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Northwestern Law Hosts Techstars Chicago Demo Day

October 17, 2017

Northwestern Law Hosts Techstars Chicago Demo Day
Northwestern Alumna Emilie Hsiesh presents at Techstars Chicago Demo Day

On Thursday, October 12, Northwestern Pritzker School of Law hosted Techstars Chicago Demo Day. Over four hundred people gathered at Thorne Auditorium to watch 10 startup founders pitch their companies to mentors, colleagues and other members of the tech community. As first-time hosts of the event, Demo Day gave the Law School the opportunity to showcase some exciting developments in technology and continue its commitment to advancing the law-tech space. "Demo Day is a terrific opportunity to hear sophisticated pitches from incredibly talented entrepreneurs,” said Esther Barron, Clinical Professor of Law and the Director of the Donald Pritzker Entrepreneurship Law Center. “As the Law School continues its efforts to empower our students to be innovators and creative thinkers, we are thrilled to host such an impressive group of entrepreneurs—including two DPELC clients—and highlight Techstars Chicago, a top accelerator program.”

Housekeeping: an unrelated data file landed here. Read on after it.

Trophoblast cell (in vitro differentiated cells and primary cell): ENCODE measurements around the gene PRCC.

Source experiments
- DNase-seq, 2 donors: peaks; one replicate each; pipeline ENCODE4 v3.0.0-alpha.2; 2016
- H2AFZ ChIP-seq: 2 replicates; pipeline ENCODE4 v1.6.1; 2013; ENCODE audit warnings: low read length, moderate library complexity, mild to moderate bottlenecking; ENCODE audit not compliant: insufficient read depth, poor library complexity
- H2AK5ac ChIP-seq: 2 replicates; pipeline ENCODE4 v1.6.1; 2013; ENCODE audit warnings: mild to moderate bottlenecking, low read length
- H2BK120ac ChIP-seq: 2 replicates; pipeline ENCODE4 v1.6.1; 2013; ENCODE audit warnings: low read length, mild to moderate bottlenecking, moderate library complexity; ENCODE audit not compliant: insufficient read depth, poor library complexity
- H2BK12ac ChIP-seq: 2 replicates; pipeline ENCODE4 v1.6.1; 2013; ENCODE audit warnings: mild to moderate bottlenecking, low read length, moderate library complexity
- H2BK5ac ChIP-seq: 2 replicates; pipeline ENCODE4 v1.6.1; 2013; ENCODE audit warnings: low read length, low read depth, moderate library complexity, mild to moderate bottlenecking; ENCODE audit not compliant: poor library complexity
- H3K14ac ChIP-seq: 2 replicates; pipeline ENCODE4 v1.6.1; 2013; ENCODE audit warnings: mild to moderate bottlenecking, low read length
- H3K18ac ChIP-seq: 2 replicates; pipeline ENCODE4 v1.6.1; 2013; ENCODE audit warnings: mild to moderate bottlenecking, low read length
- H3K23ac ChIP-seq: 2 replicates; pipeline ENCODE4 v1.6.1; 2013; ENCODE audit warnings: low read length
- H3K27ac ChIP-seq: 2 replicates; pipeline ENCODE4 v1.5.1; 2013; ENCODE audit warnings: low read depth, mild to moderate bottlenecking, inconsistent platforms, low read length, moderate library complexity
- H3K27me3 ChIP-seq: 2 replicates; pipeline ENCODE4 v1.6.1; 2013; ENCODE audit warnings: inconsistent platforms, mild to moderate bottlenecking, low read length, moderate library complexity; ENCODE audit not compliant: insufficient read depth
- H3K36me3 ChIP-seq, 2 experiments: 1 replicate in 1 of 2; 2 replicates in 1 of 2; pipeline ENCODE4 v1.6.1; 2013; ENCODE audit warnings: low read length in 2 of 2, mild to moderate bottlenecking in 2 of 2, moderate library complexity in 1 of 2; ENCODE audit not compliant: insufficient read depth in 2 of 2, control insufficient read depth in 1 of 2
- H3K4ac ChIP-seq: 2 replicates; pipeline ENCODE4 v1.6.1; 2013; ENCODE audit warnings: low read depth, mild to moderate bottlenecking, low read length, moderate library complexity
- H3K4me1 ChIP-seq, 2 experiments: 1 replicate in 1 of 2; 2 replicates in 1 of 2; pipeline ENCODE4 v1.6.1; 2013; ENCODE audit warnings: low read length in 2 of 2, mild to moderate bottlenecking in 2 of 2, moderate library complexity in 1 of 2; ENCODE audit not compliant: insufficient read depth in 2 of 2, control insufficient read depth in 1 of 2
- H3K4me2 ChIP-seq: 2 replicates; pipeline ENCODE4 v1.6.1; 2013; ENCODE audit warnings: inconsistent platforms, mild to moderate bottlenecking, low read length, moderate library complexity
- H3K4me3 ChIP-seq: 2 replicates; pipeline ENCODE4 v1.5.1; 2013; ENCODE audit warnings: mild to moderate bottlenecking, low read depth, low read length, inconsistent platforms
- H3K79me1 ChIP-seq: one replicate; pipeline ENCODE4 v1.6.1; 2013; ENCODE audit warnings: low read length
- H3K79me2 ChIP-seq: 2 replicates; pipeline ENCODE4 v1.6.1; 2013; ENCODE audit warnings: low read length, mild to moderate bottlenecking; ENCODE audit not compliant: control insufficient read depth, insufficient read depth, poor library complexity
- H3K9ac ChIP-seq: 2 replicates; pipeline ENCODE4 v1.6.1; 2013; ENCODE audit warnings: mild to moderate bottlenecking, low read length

Techstars Chicago is a three-month, mentorship-driven accelerator program. The selection process is incredibly competitive: over 3,000 companies are vetted, 350 are granted in-person interviews and only 25 finalists are invited to Chicago. Of those 25, only ten teams are accepted into the residency. Demo Day is the conclusion of the program and this year’s event was, as Techstars Chicago Managing Director Logan LaHive put it, “intensely founder-focused.” Unlike other Demo Days, there were no keynote speakers or live music. Instead, the accelerator held a closed Investor Demo Day on Wednesday and the community-wide event at the Law School the following day.

 

Companies included a networking platform for engineers, a retirement planning service, a retail site for personalized promotional swag, and counterterrorism monitoring on the internet. Two of the selected startups, Allie and Paladin, were clients of the Donald Pritzker Entrepreneurship Law Center. Allie, founded by Northwestern alumna Emilie Hsieh, is a Slack bot that allows employees to safely report microaggressions in the workplace. The insights compiled can later be used by managers and HR professionals to address issues of diversity and inclusion in their teams. Paladin is building a software to help law firms, Fortune 500 companies, and law schools streamline their pro bono work through a centralized portal.

 

In addition to mentorship, Techstars companies are offered a $100,000 convertible debt note as well as $20,000 in exchange for 6% common stock. Most teams go on to raise an average of more than two million dollars in outside capital after the program.